- Quarterly gender pay‐gap reporting ‐ people at the top of scales were primarily male.
- Monitoring of diverse recruiting process and panels with Diversity and Inclusion Forum members as assessors.
- Focussed positive action and talent management initiatives to ensure diversity and reduce the gender pay gap
- Race at Work Charter signatory ‐ following BITC’s five action 5 suggestions
- Workplace adjustment passport – every time you move role you don’t have to rereport your disabilities.
- Work shadowing schemes and mentoring programmes.
- Ongoing campaigns to increase staff declaration rates for disability, ethnicity, faith and sexual orientation.
- Nomination of colleagues in Civil Service and NHS England diversity and inclusion awards and PHE People Charter awards.
- Benchmarking with Civil Service and private sector organisations.
- Continued champion membership of Stonewall and Race for Opportunity and participation in national surveys – content led by staff networks.
- Compassion at Work kit produced as a guide for line management
“The networks came up with big push to make sure every manager had diversity and inclusion in their targets, including medical and dental consultants. Nobody challenged it, how can you say you shouldn’t be reducing the gender pay gap, or ensuring all staff respect each other?
“I don’t talk about the business case anymore, because it’s just the right thing to do. People are sick and tired of tough management. The most important thing is being human. Everything has got to be underpinned by effective leadership and a compassionate mindset.”
Words of wisdom
Tony left us with a quote from Robert F. Kennedy in 1968, two weeks before he was shot dead.
“Too much and for too long, we seemed to have surrendered personal excellence and community values in the mere accumulation of material things. Our Gross National Product, now, is over $800 billion dollars a year, but that Gross National Product – if we judge the United States of America by that – that Gross National Product counts air pollution and cigarette advertising, and ambulances to clear our highways of carnage.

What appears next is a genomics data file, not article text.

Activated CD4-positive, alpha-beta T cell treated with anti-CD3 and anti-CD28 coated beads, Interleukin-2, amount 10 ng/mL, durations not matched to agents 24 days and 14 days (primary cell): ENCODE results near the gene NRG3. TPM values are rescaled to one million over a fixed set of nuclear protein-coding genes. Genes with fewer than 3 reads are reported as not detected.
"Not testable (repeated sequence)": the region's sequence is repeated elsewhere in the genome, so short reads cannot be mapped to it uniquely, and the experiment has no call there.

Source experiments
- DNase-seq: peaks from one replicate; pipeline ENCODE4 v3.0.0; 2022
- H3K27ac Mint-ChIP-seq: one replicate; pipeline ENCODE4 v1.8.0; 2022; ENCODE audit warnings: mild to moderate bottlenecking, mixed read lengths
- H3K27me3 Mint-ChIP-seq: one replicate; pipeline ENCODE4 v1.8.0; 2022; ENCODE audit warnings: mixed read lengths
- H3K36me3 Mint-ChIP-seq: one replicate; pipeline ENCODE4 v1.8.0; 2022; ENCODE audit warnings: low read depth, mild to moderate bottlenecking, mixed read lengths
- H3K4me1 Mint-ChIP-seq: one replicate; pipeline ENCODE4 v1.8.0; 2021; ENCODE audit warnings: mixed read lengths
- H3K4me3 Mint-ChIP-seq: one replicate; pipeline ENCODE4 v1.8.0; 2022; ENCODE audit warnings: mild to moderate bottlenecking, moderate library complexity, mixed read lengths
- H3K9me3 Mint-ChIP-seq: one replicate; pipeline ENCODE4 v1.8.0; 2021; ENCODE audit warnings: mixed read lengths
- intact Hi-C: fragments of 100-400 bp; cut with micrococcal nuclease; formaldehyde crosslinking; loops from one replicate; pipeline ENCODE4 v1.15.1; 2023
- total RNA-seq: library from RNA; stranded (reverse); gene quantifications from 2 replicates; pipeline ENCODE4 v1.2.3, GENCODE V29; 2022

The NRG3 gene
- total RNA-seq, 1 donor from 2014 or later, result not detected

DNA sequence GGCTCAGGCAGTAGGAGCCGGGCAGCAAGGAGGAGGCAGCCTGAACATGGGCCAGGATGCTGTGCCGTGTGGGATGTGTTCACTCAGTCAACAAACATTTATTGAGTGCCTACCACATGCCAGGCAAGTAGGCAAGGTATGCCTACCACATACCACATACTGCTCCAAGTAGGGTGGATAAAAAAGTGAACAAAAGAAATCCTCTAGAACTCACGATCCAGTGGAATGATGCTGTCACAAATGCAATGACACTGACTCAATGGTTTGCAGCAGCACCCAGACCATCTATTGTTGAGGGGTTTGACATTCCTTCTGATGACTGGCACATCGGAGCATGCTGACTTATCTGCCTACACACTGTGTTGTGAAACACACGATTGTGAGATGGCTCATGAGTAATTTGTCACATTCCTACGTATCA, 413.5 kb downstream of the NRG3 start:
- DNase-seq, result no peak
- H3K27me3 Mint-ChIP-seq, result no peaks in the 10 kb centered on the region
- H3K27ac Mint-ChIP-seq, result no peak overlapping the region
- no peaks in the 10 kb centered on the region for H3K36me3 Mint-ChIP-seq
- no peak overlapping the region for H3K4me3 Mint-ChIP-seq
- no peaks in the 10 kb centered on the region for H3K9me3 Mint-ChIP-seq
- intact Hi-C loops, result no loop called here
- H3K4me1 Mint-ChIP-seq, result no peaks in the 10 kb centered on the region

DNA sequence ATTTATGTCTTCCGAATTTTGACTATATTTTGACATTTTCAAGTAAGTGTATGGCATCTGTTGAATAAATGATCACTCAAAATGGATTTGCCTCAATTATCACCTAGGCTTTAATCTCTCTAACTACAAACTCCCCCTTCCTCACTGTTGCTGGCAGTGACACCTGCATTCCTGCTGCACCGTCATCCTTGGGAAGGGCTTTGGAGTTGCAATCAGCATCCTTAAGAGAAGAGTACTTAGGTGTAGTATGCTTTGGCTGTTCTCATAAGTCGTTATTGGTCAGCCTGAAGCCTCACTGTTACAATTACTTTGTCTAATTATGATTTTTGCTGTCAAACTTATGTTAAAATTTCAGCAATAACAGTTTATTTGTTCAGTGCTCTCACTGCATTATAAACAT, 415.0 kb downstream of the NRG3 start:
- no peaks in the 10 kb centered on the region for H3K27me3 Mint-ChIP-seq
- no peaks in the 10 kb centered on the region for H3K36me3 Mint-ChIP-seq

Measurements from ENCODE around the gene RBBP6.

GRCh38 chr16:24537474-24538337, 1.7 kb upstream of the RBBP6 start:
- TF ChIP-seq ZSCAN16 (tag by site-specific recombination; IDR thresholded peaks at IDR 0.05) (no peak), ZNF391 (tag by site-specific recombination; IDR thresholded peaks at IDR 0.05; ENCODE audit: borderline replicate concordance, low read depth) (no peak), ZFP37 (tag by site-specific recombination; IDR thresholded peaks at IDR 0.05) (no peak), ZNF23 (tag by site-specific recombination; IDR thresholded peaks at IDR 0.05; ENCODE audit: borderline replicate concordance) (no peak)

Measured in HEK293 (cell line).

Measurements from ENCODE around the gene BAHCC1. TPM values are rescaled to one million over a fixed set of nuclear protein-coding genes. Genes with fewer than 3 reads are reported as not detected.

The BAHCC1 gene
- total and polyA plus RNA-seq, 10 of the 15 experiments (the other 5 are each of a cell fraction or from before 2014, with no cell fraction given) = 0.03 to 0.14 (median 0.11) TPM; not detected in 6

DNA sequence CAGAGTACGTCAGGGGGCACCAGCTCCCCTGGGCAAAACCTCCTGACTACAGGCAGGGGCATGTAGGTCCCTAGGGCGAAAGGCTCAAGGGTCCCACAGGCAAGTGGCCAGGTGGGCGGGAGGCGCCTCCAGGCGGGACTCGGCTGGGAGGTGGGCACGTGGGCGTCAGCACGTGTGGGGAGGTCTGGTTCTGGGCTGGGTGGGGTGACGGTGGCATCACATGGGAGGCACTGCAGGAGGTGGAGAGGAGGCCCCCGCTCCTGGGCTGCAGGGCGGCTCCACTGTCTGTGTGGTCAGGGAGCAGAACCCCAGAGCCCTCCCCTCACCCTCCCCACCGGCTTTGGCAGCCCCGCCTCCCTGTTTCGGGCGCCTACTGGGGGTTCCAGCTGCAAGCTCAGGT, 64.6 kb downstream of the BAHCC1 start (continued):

It counts special locks for our doors and the jails for the people who break them. It counts the destruction of the redwood and the loss of our natural wonder in chaotic sprawl.
It counts napalm and counts nuclear warheads and armored cars for the police to fight the riots in our cities. It counts Whitman’s rifle and Speck’s knife, and the television programs which glorify violence in order to sell toys to our children.
Yet the gross national product does not allow for the health of our children, the quality of their education or the joy of their play. It does not include the beauty of our poetry or the strength of our marriages, the intelligence of our public debate or the integrity of our public officials.
It measures neither our wit nor our courage, neither our wisdom nor our learning, neither our compassion nor our devotion to our country, it measures everything in short, except that which makes life worthwhile.”
About Women in Health and Safety
Women in Health and Safety is a UK-based network of health and safety professionals. We run free-to-attend events throughout the year, all over the country. The Women in Health and Safety hub page on SHP has more information and upcoming events.